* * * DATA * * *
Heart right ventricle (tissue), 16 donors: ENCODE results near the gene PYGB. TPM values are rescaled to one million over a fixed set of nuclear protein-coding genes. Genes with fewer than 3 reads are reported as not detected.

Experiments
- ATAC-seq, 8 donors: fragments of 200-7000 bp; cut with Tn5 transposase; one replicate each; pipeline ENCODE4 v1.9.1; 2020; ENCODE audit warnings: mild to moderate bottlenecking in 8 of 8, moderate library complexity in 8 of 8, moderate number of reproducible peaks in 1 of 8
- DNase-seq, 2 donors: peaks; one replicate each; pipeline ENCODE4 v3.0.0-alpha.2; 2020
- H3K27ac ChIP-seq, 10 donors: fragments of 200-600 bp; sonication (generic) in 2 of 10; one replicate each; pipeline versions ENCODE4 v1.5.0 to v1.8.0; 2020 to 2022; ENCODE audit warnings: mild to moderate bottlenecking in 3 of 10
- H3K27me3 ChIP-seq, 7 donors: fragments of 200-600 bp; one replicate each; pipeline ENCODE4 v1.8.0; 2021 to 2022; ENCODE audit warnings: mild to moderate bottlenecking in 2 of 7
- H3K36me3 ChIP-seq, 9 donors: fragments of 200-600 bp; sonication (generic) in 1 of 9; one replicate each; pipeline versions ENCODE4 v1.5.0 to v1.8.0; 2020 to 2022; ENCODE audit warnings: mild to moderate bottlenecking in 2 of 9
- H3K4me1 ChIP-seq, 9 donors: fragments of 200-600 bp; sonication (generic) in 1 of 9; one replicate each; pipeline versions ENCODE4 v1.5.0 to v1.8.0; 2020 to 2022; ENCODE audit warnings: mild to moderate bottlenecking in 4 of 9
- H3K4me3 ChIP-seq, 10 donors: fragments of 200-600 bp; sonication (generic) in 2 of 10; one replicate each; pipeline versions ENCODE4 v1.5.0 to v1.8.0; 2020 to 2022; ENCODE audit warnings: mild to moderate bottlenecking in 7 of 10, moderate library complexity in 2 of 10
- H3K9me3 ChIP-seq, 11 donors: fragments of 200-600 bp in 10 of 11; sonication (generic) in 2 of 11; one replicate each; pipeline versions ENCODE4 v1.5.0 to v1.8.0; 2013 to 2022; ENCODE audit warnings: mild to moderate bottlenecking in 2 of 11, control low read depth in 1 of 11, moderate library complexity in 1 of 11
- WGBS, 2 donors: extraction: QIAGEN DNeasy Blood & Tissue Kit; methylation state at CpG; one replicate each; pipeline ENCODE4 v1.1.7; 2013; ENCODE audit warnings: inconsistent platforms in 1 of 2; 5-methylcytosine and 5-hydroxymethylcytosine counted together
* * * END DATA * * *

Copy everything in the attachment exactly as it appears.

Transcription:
Heart right ventricle (tissue), 16 donors: ENCODE results near the gene PYGB. TPM values are rescaled to one million over a fixed set of nuclear protein-coding genes. Genes with fewer than 3 reads are reported as not detected.

Experiments
- ATAC-seq, 8 donors: fragments of 200-7000 bp; cut with Tn5 transposase; one replicate each; pipeline ENCODE4 v1.9.1; 2020; ENCODE audit warnings: mild to moderate bottlenecking in 8 of 8, moderate library complexity in 8 of 8, moderate number of reproducible peaks in 1 of 8
- DNase-seq, 2 donors: peaks; one replicate each; pipeline ENCODE4 v3.0.0-alpha.2; 2020
- H3K27ac ChIP-seq, 10 donors: fragments of 200-600 bp; sonication (generic) in 2 of 10; one replicate each; pipeline versions ENCODE4 v1.5.0 to v1.8.0; 2020 to 2022; ENCODE audit warnings: mild to moderate bottlenecking in 3 of 10
- H3K27me3 ChIP-seq, 7 donors: fragments of 200-600 bp; one replicate each; pipeline ENCODE4 v1.8.0; 2021 to 2022; ENCODE audit warnings: mild to moderate bottlenecking in 2 of 7
- H3K36me3 ChIP-seq, 9 donors: fragments of 200-600 bp; sonication (generic) in 1 of 9; one replicate each; pipeline versions ENCODE4 v1.5.0 to v1.8.0; 2020 to 2022; ENCODE audit warnings: mild to moderate bottlenecking in 2 of 9
- H3K4me1 ChIP-seq, 9 donors: fragments of 200-600 bp; sonication (generic) in 1 of 9; one replicate each; pipeline versions ENCODE4 v1.5.0 to v1.8.0; 2020 to 2022; ENCODE audit warnings: mild to moderate bottlenecking in 4 of 9
- H3K4me3 ChIP-seq, 10 donors: fragments of 200-600 bp; sonication (generic) in 2 of 10; one replicate each; pipeline versions ENCODE4 v1.5.0 to v1.8.0; 2020 to 2022; ENCODE audit warnings: mild to moderate bottlenecking in 7 of 10, moderate library complexity in 2 of 10
- H3K9me3 ChIP-seq, 11 donors: fragments of 200-600 bp in 10 of 11; sonication (generic) in 2 of 11; one replicate each; pipeline versions ENCODE4 v1.5.0 to v1.8.0; 2013 to 2022; ENCODE audit warnings: mild to moderate bottlenecking in 2 of 11, control low read depth in 1 of 11, moderate library complexity in 1 of 11
- WGBS, 2 donors: extraction: QIAGEN DNeasy Blood & Tissue Kit; methylation state at CpG; one replicate each; pipeline ENCODE4 v1.1.7; 2013; ENCODE audit warnings: inconsistent platforms in 1 of 2; 5-methylcytosine and 5-hydroxymethylcytosine counted together